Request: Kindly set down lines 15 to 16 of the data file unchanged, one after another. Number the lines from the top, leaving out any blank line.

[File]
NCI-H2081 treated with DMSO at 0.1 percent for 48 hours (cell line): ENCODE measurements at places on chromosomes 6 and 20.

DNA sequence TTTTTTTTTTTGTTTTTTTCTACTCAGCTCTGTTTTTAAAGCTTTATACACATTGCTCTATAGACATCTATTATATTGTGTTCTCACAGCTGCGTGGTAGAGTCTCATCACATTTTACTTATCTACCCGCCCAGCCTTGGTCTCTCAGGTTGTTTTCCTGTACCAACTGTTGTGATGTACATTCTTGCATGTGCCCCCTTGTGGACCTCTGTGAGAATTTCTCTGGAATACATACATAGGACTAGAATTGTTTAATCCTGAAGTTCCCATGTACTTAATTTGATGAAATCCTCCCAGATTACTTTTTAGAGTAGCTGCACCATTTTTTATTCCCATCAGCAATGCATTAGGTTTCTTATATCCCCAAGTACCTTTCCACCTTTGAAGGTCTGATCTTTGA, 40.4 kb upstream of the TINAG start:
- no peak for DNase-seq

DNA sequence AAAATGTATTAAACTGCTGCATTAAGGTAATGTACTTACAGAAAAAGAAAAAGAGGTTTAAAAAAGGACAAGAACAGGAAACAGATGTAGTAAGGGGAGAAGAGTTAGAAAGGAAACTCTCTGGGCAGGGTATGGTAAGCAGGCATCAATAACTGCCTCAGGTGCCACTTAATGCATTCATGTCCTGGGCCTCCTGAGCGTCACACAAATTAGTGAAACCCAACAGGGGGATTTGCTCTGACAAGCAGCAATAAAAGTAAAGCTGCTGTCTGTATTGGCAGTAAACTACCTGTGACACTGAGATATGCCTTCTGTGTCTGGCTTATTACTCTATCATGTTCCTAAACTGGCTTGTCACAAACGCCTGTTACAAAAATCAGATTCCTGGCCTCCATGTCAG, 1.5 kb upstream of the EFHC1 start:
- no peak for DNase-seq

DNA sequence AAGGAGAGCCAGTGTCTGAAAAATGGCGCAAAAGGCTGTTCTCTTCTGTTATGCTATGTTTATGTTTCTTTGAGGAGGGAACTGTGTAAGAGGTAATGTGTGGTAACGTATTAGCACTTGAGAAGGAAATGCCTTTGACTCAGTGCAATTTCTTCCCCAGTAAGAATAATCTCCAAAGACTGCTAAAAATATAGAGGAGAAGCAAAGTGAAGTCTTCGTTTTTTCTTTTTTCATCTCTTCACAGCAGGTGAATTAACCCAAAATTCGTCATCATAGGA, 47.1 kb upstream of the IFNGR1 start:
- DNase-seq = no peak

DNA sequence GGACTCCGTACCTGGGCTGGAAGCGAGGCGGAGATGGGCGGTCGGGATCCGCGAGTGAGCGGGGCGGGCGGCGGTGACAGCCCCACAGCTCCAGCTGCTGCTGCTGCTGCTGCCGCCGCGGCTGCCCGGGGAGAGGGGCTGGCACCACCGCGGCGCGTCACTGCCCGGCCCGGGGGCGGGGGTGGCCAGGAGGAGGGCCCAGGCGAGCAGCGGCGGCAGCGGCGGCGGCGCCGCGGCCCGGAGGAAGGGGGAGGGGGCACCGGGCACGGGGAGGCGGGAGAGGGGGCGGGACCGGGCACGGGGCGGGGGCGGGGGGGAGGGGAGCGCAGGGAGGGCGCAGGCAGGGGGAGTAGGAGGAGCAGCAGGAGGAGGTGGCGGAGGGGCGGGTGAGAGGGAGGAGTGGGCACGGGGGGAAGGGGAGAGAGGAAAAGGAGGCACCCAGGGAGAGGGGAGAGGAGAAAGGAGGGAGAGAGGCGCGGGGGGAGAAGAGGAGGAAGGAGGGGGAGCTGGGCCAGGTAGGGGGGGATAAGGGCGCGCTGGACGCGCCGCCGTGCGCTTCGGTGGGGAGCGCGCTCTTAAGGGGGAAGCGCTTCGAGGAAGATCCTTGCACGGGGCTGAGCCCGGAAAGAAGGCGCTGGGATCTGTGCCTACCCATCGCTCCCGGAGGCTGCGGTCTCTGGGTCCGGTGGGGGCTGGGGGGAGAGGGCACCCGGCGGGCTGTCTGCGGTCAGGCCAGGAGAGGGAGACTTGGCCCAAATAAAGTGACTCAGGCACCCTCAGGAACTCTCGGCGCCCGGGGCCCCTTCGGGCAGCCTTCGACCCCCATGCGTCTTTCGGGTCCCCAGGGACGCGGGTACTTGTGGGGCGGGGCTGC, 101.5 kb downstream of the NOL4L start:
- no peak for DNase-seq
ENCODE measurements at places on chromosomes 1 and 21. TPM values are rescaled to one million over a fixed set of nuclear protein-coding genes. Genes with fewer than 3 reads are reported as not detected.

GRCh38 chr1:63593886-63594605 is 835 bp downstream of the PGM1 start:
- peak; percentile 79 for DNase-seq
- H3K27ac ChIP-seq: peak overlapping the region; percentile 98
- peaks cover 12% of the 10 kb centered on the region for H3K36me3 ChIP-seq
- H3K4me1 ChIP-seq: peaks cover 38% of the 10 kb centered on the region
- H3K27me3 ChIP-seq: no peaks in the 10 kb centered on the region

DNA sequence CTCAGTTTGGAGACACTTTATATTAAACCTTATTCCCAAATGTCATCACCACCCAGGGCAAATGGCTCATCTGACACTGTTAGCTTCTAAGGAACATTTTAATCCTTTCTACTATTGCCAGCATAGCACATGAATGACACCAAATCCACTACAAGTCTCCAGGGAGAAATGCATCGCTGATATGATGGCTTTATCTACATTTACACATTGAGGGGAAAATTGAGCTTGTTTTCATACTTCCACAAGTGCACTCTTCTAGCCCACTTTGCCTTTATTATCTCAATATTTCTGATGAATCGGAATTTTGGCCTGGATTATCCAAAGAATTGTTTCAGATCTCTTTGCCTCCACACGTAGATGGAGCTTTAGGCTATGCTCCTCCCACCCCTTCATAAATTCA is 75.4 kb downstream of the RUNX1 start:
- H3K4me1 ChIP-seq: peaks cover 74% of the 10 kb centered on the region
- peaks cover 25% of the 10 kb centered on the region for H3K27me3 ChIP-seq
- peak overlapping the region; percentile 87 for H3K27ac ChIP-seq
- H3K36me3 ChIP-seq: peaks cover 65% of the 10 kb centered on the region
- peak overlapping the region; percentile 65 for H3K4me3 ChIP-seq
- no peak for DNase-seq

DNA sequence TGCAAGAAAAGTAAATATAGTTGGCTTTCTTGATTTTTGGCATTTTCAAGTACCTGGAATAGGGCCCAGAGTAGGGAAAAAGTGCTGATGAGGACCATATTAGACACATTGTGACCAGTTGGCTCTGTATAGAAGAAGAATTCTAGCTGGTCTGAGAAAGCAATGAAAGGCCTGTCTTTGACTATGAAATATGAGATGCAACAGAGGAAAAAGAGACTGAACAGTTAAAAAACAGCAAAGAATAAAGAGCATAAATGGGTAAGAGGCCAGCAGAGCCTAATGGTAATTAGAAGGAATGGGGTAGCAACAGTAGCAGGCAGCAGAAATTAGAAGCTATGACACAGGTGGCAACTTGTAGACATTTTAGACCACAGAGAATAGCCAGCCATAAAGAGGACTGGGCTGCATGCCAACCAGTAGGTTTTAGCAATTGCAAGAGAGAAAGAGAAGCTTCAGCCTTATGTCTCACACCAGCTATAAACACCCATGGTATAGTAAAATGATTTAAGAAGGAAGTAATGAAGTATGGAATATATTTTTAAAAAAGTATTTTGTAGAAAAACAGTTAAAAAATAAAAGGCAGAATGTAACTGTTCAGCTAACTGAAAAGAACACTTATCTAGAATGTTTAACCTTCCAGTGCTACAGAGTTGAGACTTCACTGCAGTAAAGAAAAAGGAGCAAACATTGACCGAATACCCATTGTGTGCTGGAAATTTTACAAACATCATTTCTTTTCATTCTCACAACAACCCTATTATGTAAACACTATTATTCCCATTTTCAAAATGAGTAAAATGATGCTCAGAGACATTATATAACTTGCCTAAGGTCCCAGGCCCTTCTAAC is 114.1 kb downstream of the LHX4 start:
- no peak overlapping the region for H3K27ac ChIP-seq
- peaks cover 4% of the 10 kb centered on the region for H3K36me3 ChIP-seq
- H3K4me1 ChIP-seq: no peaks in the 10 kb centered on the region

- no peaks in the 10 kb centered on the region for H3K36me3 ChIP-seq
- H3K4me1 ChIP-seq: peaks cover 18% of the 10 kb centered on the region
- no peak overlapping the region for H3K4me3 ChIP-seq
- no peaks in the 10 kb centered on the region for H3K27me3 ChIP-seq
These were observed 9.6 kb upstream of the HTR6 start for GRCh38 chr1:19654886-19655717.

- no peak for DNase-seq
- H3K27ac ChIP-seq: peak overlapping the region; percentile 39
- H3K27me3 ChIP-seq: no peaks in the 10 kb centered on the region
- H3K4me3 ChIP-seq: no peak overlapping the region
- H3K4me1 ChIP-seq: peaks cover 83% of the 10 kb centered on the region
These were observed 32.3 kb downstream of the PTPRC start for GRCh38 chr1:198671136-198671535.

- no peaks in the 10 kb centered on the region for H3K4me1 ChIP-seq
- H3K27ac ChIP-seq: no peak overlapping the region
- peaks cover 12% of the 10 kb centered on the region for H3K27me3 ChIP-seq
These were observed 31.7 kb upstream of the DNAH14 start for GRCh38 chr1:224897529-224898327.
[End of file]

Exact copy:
- H3K4me1 ChIP-seq: peaks cover 38% of the 10 kb centered on the region
- H3K27me3 ChIP-seq: no peaks in the 10 kb centered on the region